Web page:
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MITCHELL WOLFSON, JR. PROMISED GIFTS

Another two books in the collection alternatively justify or condemn the Italians for “reneging” on her alliance to the Central Powers and joining instead the allies in return for promises of the Austrian provinces of Trento and Trieste at the war’s end.

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MITCHELL WOLFSON, JR. PROMISED GIFT

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GIFT OF PAMELA K. HARER

These were supplemented with Second World War propaganda, much of it produced under the auspices of the Repubblica Sociale Italiana. After the Allied forces invaded Sicily in July 1943, King Victor Emmanuel III dismissed and had Mussolini arrested; Il Duce was afterwards rescued by his Nazi allies and brought to Salò where they established the German-dominated puppet state. This revivified Fascist regime continued to fight to maintain control over the Northern provinces, publishing vitriolic anti-Bolshevik, anti-British, anti-American, and anti-Semitic propaganda in a desperate attempt to frighten Italians into continuing to contest the Allied “invaders.”

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Much of the propaganda (including posters from the Works on Paper department) used religious themes and imagery as well as racist stereotypes when depicting enemy troops.

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The following day, we hosted two visits by FIU students: first, FIU’s Senior French Instructor and French Program Coordinator, Dr. María Antonieta García brought a group of students to the museum library to look at some French materials dating from the unfortunate period of the German occupation during the Second World War.

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Our library has important holdings of propaganda produced by the Vichy regime (which collaborated with the Nazis) as well as some materials about the resistance.

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MITCHELL WOLFSON, JR. PROMISED GIFT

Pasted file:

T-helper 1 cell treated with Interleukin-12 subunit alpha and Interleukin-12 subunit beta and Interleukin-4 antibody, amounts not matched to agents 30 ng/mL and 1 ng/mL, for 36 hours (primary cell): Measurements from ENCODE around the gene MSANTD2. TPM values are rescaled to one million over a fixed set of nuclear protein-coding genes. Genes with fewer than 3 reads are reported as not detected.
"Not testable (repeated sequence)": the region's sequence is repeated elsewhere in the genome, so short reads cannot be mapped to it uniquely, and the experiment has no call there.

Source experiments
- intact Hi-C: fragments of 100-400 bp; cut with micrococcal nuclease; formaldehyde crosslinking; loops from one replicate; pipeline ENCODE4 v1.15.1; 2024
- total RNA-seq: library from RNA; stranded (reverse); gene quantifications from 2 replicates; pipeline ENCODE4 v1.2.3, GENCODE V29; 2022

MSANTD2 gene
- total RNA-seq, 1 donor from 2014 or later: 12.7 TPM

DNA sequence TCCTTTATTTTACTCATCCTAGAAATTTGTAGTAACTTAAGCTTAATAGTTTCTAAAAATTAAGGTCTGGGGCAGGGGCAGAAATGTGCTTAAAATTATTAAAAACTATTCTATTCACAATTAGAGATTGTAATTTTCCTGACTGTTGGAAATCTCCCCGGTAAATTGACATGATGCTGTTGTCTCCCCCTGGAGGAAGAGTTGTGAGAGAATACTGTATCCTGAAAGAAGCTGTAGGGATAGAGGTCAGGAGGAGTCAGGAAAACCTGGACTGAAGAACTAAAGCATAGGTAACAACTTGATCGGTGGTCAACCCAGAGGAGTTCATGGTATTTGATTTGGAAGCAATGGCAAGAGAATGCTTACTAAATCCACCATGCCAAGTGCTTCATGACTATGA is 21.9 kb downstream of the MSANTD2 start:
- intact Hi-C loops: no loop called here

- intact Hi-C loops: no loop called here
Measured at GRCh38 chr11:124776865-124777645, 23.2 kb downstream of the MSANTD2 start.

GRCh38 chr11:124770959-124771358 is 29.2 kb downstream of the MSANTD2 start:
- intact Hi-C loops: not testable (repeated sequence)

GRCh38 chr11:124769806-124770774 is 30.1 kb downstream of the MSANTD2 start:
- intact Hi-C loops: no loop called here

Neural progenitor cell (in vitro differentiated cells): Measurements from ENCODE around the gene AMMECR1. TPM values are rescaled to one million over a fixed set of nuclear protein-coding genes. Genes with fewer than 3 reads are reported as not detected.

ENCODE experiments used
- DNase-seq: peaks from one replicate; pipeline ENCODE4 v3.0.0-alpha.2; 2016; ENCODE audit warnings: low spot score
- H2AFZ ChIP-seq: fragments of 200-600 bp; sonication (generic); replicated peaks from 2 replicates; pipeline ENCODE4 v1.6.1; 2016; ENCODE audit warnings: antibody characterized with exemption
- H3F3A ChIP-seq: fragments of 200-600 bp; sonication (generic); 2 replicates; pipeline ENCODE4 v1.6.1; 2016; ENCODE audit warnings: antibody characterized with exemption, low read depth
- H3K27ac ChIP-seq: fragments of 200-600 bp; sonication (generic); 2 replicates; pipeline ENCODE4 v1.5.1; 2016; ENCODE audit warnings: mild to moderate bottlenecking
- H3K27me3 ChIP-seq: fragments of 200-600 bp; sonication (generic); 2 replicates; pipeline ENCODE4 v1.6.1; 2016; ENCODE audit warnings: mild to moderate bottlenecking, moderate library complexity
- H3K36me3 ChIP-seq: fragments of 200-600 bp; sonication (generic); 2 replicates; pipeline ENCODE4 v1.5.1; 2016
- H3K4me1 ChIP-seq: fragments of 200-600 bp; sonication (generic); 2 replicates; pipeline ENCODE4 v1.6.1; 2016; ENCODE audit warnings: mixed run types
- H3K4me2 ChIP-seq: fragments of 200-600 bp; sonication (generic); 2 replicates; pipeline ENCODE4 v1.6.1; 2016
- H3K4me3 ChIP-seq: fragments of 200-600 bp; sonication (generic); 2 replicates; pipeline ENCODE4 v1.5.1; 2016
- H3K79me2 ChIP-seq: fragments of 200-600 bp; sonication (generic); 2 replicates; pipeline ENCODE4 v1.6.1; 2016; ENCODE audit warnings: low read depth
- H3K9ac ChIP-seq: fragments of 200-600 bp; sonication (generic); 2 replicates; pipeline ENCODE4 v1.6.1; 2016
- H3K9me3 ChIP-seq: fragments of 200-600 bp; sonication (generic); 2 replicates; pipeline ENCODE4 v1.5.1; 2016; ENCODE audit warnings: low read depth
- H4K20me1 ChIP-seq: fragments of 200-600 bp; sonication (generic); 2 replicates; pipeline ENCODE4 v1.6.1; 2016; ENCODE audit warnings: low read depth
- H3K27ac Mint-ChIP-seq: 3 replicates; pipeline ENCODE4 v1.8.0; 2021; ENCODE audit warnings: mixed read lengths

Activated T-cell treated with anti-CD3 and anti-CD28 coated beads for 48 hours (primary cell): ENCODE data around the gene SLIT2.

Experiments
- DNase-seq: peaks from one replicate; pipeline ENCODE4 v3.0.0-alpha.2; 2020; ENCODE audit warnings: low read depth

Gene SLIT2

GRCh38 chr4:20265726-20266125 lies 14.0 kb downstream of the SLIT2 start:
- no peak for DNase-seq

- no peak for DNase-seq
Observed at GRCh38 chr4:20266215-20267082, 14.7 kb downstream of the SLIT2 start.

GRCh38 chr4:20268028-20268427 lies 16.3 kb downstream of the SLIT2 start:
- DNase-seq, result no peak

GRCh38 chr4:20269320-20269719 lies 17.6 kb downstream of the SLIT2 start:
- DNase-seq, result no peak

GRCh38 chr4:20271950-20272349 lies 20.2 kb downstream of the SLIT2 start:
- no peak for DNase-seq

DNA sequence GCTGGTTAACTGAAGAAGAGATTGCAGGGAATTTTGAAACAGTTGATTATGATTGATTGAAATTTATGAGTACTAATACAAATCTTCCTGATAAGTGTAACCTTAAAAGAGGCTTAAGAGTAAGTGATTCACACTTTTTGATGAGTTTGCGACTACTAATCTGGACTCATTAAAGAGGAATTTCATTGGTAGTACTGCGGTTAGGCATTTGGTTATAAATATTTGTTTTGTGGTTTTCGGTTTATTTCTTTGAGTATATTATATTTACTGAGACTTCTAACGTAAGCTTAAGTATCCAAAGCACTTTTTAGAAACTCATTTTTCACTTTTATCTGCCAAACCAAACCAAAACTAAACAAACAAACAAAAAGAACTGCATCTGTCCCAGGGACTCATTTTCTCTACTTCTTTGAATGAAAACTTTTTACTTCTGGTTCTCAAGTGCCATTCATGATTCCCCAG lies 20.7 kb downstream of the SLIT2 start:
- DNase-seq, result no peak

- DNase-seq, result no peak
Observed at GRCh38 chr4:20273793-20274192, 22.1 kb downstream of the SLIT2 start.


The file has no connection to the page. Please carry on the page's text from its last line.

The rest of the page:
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GIFT OF PAMELA K. HARER

While presenting these materials to the faculty and student visitors, I was not on hand to greet our newest researcher, Philip K. Hu, who began his residential fellowship this same morning. Fortunately, Sharf Associate Librarian, Rochelle Pienn, who oversees our extensive holdings of materials on the Far East, was able to attend his introductory talk. Here is her report and a few images from the Jean S. and Frederic A. Sharf Collection which this scholar will be using:

The Wolfsonian-FIU Library welcomed our new fellow in residence today. Philip K. Hu is an Associate Curator of Asian Art at the Saint Louis Art Museum, where he oversees a vast objects collection consisting of Asian textiles, paintings, ceramics, and other treasures. I gave Mr. Hu a brief introduction and tour of the Jean S. and Frederic A. Sharf Collection last year. He was excited to learn that the content of the materials were particularly strong in his areas of research interest, which include the Sino-Japanese War, the Russo-Japanese War, and Japanese propaganda during the Meiji period (1868-1912). During his fellowship, Mr. Hu will explore original photograph albums visually documenting personal accounts of this progressive time in Japanese culture. The discoveries Mr. Hu makes in the Jean S. and Frederic A. Sharf Collection will help enhance his intended 2016 Japanese Art exhibition at the Saint Louis Art Museum.

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GIFTS OF JEAN S. AND FREDERIC A. SHARF

Almost as soon as I had cleared away the display of French World War Two materials, I had to set out materials for another group of FIU students interested in another aspect of that conflict: the war for the art and soul of Europe.